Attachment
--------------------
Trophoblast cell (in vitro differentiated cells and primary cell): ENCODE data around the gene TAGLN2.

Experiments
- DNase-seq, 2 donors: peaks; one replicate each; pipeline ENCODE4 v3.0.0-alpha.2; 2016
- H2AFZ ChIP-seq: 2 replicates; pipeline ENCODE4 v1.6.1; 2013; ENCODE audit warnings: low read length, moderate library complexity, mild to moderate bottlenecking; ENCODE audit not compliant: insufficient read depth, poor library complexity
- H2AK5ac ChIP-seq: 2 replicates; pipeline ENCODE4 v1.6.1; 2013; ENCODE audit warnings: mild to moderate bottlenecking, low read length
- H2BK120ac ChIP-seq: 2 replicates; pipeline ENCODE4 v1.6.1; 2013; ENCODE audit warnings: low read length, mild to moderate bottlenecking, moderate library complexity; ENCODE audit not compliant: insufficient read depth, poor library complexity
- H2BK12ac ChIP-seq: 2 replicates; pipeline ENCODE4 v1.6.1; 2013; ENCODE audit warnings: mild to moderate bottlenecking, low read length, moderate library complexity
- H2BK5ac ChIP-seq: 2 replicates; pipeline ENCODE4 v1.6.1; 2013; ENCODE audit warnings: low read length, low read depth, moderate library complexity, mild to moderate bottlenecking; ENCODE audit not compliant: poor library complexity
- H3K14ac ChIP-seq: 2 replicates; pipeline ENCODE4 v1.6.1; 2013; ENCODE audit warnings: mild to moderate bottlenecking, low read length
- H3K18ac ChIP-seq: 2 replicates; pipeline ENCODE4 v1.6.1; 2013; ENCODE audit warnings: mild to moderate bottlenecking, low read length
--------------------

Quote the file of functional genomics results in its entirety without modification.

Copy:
Trophoblast cell (in vitro differentiated cells and primary cell): ENCODE data around the gene TAGLN2.

Experiments
- DNase-seq, 2 donors: peaks; one replicate each; pipeline ENCODE4 v3.0.0-alpha.2; 2016
- H2AFZ ChIP-seq: 2 replicates; pipeline ENCODE4 v1.6.1; 2013; ENCODE audit warnings: low read length, moderate library complexity, mild to moderate bottlenecking; ENCODE audit not compliant: insufficient read depth, poor library complexity
- H2AK5ac ChIP-seq: 2 replicates; pipeline ENCODE4 v1.6.1; 2013; ENCODE audit warnings: mild to moderate bottlenecking, low read length
- H2BK120ac ChIP-seq: 2 replicates; pipeline ENCODE4 v1.6.1; 2013; ENCODE audit warnings: low read length, mild to moderate bottlenecking, moderate library complexity; ENCODE audit not compliant: insufficient read depth, poor library complexity
- H2BK12ac ChIP-seq: 2 replicates; pipeline ENCODE4 v1.6.1; 2013; ENCODE audit warnings: mild to moderate bottlenecking, low read length, moderate library complexity
- H2BK5ac ChIP-seq: 2 replicates; pipeline ENCODE4 v1.6.1; 2013; ENCODE audit warnings: low read length, low read depth, moderate library complexity, mild to moderate bottlenecking; ENCODE audit not compliant: poor library complexity
- H3K14ac ChIP-seq: 2 replicates; pipeline ENCODE4 v1.6.1; 2013; ENCODE audit warnings: mild to moderate bottlenecking, low read length
- H3K18ac ChIP-seq: 2 replicates; pipeline ENCODE4 v1.6.1; 2013; ENCODE audit warnings: mild to moderate bottlenecking, low read length